As we look forward to the promise and possibilities of 2019, we offer you and your loved ones our best wishes for the new year.
We also offer a visual celebration of the spaces we share: from art studios to center stage. From the Dining Commons to the stacks. From the Makerspace to the archives. From the chapel to the gates. From the Field House to the greenhouse. Brightly shines the beacon that is Mount Holyoke — sparking intellectual and social progress the world over.
With all the excitement of Commencement and Reunion behind us, it is with great anticipation and resolve that we engage in the deep work of summer, in preparation for the fall and the return of the students. While the rhythm is different — and repairs to the clock in Mary Lyon Hall make the hours seem longer and slower — the work itself is more concentrated and more urgent. Perhaps, for me, this sense of urgency is amplified by this moment, by the sense of entering more fully into the long (laurel) chain of Mount Holyoke’s history as the College’s 19th president. I have said to many of you, when asked how I feel about this opportunity to serve you and the College, that my first reaction (and perhaps the most enduring one) is a renewed and weightier sense of responsibility: the responsibility to preserve and advance and to protect and promote this extraordinary institution — its excellence, its beauty and its values. To do this, we must indeed work with consequential urgency and with creativity and commitment.
From the Spring 2018 Alumnae Quarterly President's Pen
Mount Holyoke College’s first known international student, Susanna Major, came from Canada and graduated in 1843. The first from outside North America, Toshi Miyagawa, was a Chinese citizen who grew up in Japan and graduated in 1893. (Learn more about Miyagawa on page 34.) Since then, we have grown to be a truly global community, with 605 international students comprising 27 percent of the College’s undergraduate population in 2017. While Massachusetts residents account for almost 20 percent of Mount Holyoke’s enrolled students, those on campus this year come from forty-five states and sixty-nine countries.
From the Winter 2018 Alumnae Quarterly President's Pen
As the finishing touches are added to the new Community Center, where contemporary dining meets the historic feel of the Mount Holyoke residential experience, we are turning our attention to the programming that will be centered in it, as well as to the opportunities represented by the vacated kitchen and dining spaces in the residence halls. In all that we are doing, there is intent to bring together creativity and analysis, to engage intellectually and socially, and to ensure that we sustain a community of imaginative learners.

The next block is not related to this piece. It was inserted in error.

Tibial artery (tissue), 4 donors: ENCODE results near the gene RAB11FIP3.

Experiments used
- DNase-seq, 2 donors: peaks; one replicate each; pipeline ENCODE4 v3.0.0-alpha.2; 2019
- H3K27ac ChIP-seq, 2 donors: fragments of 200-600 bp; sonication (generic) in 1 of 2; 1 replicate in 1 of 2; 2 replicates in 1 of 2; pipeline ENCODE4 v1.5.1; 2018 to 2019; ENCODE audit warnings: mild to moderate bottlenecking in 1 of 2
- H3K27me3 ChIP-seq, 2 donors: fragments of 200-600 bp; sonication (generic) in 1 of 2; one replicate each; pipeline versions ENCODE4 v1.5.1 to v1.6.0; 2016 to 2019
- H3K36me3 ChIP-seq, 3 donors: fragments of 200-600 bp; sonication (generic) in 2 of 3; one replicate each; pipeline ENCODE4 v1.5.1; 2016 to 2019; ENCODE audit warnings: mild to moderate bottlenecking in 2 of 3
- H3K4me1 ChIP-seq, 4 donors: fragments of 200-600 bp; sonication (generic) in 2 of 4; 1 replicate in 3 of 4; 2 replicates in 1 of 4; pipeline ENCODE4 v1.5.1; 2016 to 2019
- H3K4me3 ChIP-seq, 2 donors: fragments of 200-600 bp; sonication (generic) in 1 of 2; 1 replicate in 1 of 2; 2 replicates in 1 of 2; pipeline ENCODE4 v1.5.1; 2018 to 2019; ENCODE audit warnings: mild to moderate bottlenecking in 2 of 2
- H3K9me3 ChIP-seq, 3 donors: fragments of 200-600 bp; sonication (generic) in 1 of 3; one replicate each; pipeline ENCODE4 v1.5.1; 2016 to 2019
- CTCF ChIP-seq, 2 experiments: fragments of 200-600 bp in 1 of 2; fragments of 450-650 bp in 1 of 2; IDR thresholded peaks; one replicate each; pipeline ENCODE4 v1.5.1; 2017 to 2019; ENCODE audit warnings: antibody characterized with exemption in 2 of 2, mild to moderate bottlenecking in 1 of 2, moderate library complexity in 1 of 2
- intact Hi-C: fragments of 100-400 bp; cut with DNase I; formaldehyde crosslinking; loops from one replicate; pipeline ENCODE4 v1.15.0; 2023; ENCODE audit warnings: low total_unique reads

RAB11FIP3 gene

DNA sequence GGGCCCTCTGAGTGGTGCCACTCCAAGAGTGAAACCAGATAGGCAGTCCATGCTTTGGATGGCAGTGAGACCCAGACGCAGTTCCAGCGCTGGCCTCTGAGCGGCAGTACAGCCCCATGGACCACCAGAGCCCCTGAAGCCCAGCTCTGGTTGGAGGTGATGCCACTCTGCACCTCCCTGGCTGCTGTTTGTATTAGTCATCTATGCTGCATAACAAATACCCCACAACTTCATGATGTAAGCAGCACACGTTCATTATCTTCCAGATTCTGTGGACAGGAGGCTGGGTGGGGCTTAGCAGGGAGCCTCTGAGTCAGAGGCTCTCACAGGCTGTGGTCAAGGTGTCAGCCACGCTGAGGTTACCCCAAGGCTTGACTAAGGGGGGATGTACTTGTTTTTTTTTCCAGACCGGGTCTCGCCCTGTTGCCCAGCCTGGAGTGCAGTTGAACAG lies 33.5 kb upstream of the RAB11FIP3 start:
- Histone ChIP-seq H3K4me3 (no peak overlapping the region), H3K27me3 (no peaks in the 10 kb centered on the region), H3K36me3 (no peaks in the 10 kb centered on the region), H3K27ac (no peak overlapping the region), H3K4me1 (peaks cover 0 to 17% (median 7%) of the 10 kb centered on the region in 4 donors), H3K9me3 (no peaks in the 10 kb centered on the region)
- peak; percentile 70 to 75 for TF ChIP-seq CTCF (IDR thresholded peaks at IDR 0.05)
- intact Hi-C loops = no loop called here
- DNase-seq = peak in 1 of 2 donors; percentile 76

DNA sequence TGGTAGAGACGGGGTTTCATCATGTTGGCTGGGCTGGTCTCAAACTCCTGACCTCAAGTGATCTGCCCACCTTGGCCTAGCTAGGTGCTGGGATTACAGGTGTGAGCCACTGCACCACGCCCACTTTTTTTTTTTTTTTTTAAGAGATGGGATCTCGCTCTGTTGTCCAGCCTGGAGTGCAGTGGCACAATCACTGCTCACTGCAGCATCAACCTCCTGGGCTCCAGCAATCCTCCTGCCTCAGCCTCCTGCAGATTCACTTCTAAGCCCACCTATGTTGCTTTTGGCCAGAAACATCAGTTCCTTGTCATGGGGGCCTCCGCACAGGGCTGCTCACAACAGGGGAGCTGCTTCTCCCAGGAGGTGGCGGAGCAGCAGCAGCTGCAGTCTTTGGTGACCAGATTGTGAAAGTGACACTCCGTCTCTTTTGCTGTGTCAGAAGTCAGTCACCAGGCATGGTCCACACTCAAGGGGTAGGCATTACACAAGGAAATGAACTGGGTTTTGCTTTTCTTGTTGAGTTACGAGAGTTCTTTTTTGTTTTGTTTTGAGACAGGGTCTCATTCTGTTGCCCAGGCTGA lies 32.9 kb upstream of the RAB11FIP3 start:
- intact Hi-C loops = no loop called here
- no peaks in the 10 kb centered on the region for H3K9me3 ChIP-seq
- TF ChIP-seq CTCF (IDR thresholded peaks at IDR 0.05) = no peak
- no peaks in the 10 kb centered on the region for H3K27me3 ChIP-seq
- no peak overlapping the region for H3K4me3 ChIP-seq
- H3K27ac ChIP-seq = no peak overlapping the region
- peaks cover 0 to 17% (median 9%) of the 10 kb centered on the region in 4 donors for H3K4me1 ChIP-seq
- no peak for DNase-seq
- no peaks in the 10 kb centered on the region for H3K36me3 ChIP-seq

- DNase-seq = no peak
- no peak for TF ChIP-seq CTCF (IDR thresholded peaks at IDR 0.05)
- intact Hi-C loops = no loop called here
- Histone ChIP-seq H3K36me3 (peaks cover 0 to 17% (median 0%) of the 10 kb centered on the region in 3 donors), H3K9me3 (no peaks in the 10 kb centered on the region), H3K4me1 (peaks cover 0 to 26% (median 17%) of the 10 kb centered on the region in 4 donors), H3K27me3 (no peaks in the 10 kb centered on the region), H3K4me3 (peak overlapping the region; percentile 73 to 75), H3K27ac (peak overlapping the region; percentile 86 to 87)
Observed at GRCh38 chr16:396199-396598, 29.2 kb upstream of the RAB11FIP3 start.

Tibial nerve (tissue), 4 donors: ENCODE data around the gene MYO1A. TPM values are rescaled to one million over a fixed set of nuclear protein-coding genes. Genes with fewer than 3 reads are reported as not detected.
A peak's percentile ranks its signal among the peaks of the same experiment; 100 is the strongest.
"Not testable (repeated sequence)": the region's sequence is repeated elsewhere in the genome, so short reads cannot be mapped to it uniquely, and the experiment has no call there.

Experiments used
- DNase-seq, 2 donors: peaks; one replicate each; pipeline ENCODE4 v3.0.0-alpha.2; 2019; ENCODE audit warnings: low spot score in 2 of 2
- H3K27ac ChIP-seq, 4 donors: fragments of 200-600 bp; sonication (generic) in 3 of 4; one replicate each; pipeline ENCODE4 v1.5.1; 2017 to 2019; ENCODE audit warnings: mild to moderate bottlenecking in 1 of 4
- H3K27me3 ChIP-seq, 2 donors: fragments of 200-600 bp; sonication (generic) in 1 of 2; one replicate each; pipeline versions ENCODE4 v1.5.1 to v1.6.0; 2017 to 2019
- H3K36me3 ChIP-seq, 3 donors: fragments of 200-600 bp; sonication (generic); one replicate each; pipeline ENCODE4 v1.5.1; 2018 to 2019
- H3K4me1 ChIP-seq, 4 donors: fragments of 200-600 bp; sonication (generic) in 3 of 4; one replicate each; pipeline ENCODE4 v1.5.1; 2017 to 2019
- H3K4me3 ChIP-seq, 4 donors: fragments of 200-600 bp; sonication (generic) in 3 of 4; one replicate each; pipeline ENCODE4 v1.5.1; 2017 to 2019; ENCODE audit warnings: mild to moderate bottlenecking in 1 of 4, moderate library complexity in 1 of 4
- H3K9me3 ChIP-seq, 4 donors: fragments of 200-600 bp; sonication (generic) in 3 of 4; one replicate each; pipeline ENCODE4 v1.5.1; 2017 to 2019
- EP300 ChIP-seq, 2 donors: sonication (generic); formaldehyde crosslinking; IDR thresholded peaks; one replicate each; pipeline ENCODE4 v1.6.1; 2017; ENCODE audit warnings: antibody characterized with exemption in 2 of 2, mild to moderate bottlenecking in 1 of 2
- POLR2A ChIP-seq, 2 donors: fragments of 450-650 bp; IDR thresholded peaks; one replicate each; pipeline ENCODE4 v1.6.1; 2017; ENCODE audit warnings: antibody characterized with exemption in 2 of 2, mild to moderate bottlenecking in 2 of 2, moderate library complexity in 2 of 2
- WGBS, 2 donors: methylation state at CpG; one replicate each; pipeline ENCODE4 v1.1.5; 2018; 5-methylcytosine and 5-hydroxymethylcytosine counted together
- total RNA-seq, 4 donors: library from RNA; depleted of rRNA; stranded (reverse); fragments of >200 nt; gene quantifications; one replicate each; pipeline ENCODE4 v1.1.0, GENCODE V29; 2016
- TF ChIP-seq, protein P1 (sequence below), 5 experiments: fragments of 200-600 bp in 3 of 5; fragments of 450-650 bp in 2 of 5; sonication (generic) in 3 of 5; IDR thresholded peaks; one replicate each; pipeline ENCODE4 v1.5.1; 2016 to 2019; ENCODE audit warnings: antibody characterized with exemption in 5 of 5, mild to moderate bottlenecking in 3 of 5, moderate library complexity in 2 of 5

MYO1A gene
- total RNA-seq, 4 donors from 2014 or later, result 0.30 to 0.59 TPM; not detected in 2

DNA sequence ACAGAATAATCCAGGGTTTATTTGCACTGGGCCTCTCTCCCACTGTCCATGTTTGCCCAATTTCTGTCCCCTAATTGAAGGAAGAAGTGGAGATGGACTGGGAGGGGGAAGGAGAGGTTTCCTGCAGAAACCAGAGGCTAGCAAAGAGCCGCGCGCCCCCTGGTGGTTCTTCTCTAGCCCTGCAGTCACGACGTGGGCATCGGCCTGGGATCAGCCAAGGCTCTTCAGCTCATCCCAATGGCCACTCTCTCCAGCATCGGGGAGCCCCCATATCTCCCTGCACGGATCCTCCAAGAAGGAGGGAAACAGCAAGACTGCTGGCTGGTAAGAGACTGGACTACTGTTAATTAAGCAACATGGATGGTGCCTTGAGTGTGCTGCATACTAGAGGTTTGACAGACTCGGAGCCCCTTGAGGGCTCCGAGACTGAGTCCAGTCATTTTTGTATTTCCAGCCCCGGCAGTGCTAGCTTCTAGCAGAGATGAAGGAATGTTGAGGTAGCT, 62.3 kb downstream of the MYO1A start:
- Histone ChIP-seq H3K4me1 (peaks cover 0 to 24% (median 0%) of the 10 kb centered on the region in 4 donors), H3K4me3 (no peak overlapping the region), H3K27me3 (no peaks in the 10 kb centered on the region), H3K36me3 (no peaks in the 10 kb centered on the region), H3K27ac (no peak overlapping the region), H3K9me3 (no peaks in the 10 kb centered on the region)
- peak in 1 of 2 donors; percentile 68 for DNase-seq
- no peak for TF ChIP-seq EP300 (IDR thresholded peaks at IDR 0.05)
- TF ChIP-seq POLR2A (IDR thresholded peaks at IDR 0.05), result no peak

As we come to the close of 2017 and look forward to the promise and possibilities of 2018, we offer you and your loved ones our best wishes for the new year.
Leadership is an inherently social endeavor, rooted in listening and conversing, gathering and collaborating, envisioning and engaging. While the College has long cultivated leaders of thought and action, we are thrilled to introduce a new hub that is specially dedicated to the social aspects of the endeavor.
From the Fall 2017 Alumnae Quarterly President's Pen
From the Summer 2017 Alumnae Quarterly President's Pen
It is an inescapable and heartwarming truth about Mount Holyoke that we are invested in a tradition of traditions. At no time in the academic year, and at no moment during the career of a student, is this more apparent than during the commencement exercises. Not for nothing did one person, about halfway along the path of this year’s laurel parade, offer up a box of tissues. We laughed at her prescience, knowing that, as the new graduates reached the generous ranks of the fiftieth-reunion class of 1967, who were lining the way to Mary Lyon’s grave, there wouldn’t be a dry eye in the parade.
From the Spring 2017 Alumnae Quarterly President's Pen
If the notion of “return on investment” is a new way of students, parents, policymakers, and the wider public measuring higher education, it’s not a new idea. The value of the liberal arts—and the adventure of discovery that a Mount Holyoke education represents—have always been understood and promoted as an investment in the future, in a life of learning, and as preparation for professional success. What those professions and successes look like has changed many times over the course of Mount Holyoke’s history, especially in the twentieth century, which saw shifts in college career services from vocational guidance to job placement and from career planning and counseling to professional networking. These paradigm shifts reflect social change as much as they do the evolution of work and jobs. Today this means that personal and career development are core to the work of college and that career services have evolved to support that work and to create the communities and networks that position our students for success.
Ever wonder how the campus is heated? Hint: It involves five hot fires, boiled water, a steam turbine generator set and an extensive network of underground pipes — aka the north and the south loops. The process generates seven percent of the College’s electricity.
Watch the video to learn more about the efficient role of the central heating plant, courtesy of Richard Bigelow, associate director and chief engineer of facilities management.
Full steam ahead!